If A Woman Can’t Be Ordained, She Can’t Be Married

If A Woman Can’t Be Ordained, She Can’t Be Married April 1, 2018

…the reality is that whoever wrote this letter, whether Paul or his disciple, they (in the same fashion as Paul in 1 Corinthians) were expressing a ‘desire’, not an imperative they believed was sent from God or even official church teaching they were passing on. They were giving personal commentary.

NOTE: I’ve written more at length on this issue in an article for Spectrum Magazine, which I encourage those who want a more robust argument to read. However, considering that the following small note about the Greek is typically unheard of often in this specific debate, I wanted to share it on my blog here at Patheos as well, in the hope that it might get more traction with those involved in these theological battles.

PAUL’S OPINIONS

As is well known by many who undertake a detailed study of the letters found in the New Testament, there are times when Paul (author of nearly half of the material found in the New Testament) would write that he knew all too well that what he was writing down was not something he believed was a command or imperative that God was impressing upon him, but merely a human opinion or idea of his own.

We see examples of this most clearly in 1 Cor. 7:6-8,10 and 12 when he says he’d like it/prefer it if people never married and remained celibate.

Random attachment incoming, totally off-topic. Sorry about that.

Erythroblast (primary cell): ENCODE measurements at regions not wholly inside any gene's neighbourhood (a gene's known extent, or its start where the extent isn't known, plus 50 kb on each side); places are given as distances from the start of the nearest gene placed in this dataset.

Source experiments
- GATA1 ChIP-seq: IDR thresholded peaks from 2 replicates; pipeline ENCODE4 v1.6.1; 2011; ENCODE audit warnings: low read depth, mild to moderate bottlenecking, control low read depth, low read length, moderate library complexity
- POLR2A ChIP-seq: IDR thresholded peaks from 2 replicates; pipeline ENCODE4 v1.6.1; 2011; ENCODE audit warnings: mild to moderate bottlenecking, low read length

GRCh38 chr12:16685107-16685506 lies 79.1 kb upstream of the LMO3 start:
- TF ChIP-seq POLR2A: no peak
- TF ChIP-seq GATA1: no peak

He gave this advice because in his limited and human understanding, he believed that Jesus would come likely before he died. There was so little time before the return of Christ that there was, in his opinion, no need or time to burden oneself with marriage. This was his thinking. He was, of course, wrong.

Almost everyone (there’s always that one crazy person) understands this is his opinion, which is why Christians today and those in the ancient past ultimately ignored his “advice.” Had we listened, there would no longer be any Christians left today. His advice was, quite to the point, fatally flawed.

RE-VISITING A PAINFUL TEXT

Interestingly, the debate on 1 Timothy 2:11-12, a major text in the all too heated discussions regarding women’s ministry, can be shown to be just as fickle.

A number of churches and individuals (almost always male) usually cite these verses as proof that women are barred from serving in ministry within the same ordained capacity that most men are allowed to.

 

I desire, then, that in every place the men should pray, lifting up holy hands without anger or argument; also that the women should dress themselves modestly and decently in suitable clothing, not with their hair braided, or with gold, pearls, or expensive clothes, 10 but with good works, as is proper for women who profess reverence for God. 11 Let a woman learn in silence with full submission. 12 I permit no woman to teach or to have authority over a man; she is to keep silent. (1 Timothy 2:8–12; NRSV).

PAUL’S DESIRES